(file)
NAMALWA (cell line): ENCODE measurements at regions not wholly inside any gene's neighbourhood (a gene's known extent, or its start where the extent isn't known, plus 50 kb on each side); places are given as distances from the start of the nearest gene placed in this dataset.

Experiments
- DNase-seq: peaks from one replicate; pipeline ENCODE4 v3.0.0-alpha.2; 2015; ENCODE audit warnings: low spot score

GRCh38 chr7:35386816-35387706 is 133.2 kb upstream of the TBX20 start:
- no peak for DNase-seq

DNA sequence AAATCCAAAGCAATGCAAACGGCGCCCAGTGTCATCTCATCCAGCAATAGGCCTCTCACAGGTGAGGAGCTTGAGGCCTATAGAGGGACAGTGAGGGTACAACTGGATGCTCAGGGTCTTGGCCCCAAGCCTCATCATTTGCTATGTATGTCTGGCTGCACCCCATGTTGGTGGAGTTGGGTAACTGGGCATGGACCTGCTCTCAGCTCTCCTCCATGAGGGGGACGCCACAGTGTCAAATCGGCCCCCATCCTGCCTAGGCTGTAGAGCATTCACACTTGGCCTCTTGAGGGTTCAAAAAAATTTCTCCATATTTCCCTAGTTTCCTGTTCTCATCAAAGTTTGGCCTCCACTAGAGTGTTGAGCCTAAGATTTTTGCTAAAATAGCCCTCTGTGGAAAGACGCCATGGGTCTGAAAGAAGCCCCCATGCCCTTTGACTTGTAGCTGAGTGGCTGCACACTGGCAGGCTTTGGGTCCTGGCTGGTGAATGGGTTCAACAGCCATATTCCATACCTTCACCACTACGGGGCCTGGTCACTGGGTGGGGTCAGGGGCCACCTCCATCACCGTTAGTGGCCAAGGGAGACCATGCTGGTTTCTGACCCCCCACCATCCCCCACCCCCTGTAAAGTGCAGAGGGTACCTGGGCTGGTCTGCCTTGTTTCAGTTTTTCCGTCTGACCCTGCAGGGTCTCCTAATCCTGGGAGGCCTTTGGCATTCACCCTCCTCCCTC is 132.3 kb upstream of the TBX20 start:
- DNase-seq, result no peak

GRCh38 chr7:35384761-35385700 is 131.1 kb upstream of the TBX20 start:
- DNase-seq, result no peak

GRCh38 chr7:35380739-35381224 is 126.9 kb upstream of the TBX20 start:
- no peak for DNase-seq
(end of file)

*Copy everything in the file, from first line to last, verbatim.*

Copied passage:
NAMALWA (cell line): ENCODE measurements at regions not wholly inside any gene's neighbourhood (a gene's known extent, or its start where the extent isn't known, plus 50 kb on each side); places are given as distances from the start of the nearest gene placed in this dataset.

Experiments
- DNase-seq: peaks from one replicate; pipeline ENCODE4 v3.0.0-alpha.2; 2015; ENCODE audit warnings: low spot score

GRCh38 chr7:35386816-35387706 is 133.2 kb upstream of the TBX20 start:
- no peak for DNase-seq

DNA sequence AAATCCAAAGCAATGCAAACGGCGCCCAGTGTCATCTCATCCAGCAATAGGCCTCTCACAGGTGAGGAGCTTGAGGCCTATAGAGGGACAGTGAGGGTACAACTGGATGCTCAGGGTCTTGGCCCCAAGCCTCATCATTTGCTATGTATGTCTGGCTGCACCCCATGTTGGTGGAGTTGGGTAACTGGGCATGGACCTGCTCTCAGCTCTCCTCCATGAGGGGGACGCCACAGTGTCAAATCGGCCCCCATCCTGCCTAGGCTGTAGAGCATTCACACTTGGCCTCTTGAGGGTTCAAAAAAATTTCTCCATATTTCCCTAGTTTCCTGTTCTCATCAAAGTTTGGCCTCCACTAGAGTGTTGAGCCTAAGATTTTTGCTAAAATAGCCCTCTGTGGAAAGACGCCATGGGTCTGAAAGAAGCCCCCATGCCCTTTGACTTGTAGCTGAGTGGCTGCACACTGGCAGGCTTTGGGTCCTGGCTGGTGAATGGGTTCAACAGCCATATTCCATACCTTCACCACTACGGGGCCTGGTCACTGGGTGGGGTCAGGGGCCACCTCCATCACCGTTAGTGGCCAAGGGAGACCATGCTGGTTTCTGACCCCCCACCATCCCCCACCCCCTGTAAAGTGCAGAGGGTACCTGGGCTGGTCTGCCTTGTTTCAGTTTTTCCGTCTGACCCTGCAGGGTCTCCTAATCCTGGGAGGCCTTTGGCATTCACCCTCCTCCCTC is 132.3 kb upstream of the TBX20 start:
- DNase-seq, result no peak

GRCh38 chr7:35384761-35385700 is 131.1 kb upstream of the TBX20 start:
- DNase-seq, result no peak

GRCh38 chr7:35380739-35381224 is 126.9 kb upstream of the TBX20 start:
- no peak for DNase-seq